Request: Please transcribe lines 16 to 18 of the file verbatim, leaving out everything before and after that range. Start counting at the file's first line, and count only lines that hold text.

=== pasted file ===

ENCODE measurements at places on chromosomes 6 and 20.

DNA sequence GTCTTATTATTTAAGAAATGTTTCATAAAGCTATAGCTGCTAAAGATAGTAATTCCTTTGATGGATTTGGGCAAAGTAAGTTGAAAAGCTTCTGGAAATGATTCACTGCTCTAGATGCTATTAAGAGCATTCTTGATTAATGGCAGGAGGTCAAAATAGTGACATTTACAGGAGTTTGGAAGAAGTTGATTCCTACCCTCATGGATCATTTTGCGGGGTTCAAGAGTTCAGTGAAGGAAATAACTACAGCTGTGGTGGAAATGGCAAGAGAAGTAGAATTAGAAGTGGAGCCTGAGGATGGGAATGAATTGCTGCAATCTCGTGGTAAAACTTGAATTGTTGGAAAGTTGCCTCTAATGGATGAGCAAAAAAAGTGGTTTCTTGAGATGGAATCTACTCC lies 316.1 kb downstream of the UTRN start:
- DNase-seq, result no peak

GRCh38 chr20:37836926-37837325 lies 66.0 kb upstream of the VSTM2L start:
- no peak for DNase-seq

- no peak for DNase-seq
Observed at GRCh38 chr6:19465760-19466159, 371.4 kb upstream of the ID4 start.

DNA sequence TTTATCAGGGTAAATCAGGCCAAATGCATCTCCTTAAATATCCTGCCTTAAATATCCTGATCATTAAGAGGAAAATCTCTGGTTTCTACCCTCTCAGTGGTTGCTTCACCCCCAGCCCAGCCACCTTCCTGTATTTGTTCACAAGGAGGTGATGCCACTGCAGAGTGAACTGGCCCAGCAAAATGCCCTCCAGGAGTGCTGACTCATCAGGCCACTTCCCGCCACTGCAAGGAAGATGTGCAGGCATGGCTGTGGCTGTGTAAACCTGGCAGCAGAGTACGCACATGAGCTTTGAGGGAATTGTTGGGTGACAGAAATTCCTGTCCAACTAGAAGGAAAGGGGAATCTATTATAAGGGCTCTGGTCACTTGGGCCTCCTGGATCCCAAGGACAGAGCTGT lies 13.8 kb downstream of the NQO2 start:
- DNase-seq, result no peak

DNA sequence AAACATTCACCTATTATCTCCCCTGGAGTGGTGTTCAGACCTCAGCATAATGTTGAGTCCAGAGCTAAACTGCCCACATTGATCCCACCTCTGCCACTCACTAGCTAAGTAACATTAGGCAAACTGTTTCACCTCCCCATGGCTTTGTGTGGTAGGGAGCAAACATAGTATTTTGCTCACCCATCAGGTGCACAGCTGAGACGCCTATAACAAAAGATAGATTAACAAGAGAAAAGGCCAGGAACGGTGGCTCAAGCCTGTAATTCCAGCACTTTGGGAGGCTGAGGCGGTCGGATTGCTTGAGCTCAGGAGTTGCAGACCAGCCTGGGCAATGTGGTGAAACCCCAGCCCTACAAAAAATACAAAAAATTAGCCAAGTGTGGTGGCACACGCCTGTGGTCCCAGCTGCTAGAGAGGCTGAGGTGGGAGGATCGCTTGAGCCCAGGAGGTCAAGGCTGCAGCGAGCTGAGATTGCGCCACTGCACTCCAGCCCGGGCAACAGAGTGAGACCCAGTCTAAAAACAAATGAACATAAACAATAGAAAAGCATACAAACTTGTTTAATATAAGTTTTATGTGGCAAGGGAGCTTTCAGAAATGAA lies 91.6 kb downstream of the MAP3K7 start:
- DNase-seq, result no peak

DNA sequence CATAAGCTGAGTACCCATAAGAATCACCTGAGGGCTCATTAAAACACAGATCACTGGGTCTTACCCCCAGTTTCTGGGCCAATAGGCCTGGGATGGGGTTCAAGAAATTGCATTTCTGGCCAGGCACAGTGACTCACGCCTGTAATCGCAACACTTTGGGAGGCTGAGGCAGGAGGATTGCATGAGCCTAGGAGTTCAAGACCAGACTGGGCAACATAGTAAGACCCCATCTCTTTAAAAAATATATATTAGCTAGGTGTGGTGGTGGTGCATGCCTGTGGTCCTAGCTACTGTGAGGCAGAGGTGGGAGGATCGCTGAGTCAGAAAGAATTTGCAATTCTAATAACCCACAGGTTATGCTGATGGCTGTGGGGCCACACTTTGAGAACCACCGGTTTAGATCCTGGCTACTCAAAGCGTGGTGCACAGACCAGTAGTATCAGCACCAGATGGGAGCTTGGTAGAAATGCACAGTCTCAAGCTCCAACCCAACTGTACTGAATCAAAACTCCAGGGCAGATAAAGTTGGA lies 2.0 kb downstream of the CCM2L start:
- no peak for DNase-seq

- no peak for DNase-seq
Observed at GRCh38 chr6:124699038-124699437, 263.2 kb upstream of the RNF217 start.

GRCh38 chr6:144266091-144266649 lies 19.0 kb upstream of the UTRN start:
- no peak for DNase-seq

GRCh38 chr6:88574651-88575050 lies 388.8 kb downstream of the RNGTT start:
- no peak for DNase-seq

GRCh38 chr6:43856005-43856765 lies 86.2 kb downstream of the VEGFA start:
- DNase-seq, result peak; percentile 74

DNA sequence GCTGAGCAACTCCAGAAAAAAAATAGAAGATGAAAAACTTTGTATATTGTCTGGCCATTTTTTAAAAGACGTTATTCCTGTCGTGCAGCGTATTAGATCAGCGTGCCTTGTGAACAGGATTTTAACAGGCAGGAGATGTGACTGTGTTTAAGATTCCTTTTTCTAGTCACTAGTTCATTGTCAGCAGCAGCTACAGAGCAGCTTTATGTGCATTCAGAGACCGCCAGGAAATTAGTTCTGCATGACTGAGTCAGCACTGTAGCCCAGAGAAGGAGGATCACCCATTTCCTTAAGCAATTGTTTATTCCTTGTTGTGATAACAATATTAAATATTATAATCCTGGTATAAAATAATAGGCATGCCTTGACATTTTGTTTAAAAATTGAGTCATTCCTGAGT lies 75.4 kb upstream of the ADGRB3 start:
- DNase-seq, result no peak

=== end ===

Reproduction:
GRCh38 chr6:144266091-144266649 lies 19.0 kb upstream of the UTRN start:
- no peak for DNase-seq

GRCh38 chr6:88574651-88575050 lies 388.8 kb downstream of the RNGTT start: